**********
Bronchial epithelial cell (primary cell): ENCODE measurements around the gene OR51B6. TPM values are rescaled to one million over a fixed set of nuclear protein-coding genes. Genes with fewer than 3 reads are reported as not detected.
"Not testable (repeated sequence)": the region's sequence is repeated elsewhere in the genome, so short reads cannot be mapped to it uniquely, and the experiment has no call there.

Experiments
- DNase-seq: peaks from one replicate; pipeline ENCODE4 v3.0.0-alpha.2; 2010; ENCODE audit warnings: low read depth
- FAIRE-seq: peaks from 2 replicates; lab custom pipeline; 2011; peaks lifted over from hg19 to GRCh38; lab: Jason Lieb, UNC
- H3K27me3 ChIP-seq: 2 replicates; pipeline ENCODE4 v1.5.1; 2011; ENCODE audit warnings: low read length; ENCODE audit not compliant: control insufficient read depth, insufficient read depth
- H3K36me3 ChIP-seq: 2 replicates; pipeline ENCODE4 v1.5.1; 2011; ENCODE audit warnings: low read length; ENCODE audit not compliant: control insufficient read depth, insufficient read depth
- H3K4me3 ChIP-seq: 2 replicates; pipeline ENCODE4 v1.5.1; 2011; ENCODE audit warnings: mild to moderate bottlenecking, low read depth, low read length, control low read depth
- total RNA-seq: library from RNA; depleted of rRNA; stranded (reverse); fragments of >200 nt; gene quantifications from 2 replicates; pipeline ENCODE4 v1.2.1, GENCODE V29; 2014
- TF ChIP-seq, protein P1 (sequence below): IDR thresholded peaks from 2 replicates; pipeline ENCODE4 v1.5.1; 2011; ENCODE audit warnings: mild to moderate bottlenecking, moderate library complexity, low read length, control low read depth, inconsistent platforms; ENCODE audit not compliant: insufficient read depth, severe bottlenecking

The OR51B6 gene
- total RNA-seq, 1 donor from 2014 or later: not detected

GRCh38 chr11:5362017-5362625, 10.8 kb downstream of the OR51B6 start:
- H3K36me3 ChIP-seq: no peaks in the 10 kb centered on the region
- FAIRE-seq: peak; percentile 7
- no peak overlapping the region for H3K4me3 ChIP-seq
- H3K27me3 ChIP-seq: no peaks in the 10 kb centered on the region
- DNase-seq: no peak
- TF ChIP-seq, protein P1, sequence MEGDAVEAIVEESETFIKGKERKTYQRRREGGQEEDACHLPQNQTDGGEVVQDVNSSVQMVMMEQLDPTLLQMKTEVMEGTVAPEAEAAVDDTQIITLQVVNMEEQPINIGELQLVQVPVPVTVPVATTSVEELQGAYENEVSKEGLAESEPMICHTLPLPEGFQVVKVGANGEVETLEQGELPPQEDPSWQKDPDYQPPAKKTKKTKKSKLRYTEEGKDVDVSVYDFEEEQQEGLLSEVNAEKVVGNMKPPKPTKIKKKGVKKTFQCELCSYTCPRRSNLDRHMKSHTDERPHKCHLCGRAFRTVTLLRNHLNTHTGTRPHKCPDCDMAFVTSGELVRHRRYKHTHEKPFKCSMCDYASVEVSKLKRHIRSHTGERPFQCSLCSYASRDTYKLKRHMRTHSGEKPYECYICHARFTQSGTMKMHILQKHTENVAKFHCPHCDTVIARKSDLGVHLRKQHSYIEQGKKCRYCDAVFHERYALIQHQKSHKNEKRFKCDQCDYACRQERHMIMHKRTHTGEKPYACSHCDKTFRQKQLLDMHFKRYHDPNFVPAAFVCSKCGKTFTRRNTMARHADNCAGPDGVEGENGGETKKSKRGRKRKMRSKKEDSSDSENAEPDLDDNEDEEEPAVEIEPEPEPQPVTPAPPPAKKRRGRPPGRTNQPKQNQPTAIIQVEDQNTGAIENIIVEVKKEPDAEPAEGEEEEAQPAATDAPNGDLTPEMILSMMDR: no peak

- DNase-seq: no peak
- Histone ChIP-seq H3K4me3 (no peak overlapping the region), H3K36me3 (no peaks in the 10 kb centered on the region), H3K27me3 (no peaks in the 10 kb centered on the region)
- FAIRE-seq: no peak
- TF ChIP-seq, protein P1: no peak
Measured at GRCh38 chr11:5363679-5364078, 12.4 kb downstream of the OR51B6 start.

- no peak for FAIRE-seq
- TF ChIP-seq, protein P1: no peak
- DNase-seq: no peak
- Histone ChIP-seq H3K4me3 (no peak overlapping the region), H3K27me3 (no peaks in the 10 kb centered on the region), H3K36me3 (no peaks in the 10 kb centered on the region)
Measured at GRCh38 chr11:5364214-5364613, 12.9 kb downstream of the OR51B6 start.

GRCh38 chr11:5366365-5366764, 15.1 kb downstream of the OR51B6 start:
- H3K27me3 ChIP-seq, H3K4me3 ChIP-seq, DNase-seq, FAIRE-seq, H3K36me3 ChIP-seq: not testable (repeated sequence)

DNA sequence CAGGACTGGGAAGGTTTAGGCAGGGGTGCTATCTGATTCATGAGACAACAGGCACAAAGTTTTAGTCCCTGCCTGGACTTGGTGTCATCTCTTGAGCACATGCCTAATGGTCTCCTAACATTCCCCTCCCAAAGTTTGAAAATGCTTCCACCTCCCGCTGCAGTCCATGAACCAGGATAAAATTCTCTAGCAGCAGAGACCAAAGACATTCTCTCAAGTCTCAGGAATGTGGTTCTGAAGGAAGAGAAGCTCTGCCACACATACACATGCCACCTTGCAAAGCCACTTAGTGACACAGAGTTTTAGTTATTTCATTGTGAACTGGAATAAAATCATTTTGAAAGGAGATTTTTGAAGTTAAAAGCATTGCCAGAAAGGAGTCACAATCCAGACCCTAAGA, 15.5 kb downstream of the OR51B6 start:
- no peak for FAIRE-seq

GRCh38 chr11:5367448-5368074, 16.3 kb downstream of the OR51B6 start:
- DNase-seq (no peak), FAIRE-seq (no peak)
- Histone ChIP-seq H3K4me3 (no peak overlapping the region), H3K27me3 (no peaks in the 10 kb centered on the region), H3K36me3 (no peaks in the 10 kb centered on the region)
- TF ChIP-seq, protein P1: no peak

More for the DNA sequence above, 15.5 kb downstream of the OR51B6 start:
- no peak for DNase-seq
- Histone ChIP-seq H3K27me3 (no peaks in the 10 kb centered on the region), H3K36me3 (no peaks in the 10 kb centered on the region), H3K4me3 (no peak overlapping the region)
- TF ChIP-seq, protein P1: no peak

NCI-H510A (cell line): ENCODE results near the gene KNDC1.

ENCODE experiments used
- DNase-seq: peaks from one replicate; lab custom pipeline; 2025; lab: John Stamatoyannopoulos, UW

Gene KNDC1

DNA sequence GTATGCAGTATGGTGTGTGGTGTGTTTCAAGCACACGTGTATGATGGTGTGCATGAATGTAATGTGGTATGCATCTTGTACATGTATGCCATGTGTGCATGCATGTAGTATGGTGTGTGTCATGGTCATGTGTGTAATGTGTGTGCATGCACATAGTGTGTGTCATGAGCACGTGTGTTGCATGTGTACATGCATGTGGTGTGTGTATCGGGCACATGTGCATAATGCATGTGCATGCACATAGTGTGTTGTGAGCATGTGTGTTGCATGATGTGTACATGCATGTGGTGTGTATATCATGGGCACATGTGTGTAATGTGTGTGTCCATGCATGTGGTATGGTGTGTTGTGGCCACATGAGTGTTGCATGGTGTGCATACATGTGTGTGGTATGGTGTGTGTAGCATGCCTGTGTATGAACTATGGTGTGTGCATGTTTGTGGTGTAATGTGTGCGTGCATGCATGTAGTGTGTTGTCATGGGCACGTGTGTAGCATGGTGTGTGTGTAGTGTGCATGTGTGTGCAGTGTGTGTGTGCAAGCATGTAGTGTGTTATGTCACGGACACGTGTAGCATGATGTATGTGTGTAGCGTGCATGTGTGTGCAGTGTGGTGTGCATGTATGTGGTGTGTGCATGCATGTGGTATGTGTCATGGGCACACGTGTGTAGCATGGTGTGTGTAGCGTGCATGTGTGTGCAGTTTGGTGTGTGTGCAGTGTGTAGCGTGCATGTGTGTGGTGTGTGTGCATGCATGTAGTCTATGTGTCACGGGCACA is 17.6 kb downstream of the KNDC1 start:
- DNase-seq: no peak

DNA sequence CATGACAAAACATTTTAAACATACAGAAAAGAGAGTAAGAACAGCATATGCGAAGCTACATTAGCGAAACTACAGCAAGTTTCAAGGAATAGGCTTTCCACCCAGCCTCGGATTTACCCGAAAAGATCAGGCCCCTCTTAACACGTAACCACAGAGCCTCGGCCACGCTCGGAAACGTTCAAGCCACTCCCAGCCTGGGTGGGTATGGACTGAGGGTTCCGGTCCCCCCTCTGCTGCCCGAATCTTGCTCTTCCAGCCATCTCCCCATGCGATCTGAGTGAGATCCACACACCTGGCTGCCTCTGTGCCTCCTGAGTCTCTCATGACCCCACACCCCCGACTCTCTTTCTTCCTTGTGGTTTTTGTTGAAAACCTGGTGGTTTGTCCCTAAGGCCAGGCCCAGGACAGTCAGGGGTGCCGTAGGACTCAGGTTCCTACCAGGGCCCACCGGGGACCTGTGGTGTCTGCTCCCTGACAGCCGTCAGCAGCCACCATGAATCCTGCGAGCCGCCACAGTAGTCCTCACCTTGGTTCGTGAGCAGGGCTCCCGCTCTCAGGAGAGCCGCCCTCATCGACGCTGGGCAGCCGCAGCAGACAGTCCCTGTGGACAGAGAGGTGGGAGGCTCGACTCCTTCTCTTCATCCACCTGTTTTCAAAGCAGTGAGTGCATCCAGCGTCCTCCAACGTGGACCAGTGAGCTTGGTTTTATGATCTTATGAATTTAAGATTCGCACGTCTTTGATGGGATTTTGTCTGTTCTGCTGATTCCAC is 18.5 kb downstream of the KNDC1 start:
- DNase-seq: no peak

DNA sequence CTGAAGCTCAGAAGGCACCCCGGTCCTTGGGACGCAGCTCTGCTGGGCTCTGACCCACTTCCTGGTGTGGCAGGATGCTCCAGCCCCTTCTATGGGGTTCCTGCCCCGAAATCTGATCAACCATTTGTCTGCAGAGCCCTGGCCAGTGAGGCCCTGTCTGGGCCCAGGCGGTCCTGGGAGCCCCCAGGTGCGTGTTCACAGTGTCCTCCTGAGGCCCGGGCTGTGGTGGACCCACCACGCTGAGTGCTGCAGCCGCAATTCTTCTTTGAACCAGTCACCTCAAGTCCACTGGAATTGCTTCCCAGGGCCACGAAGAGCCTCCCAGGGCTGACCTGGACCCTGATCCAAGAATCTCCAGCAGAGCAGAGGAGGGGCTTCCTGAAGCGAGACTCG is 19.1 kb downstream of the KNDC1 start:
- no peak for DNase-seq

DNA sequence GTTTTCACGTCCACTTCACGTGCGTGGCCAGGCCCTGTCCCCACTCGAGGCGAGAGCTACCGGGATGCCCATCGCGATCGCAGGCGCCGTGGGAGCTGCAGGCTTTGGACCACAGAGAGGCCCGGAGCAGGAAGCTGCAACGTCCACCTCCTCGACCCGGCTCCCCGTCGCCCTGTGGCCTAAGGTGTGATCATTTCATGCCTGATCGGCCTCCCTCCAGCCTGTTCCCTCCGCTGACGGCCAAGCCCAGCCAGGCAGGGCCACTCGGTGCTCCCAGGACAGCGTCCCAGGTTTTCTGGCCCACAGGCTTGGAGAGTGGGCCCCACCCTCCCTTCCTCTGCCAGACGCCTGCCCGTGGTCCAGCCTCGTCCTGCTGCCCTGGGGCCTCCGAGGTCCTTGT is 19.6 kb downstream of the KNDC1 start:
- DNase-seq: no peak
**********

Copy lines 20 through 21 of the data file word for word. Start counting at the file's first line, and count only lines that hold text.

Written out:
- DNase-seq: no peak
- Histone ChIP-seq H3K4me3 (no peak overlapping the region), H3K36me3 (no peaks in the 10 kb centered on the region), H3K27me3 (no peaks in the 10 kb centered on the region)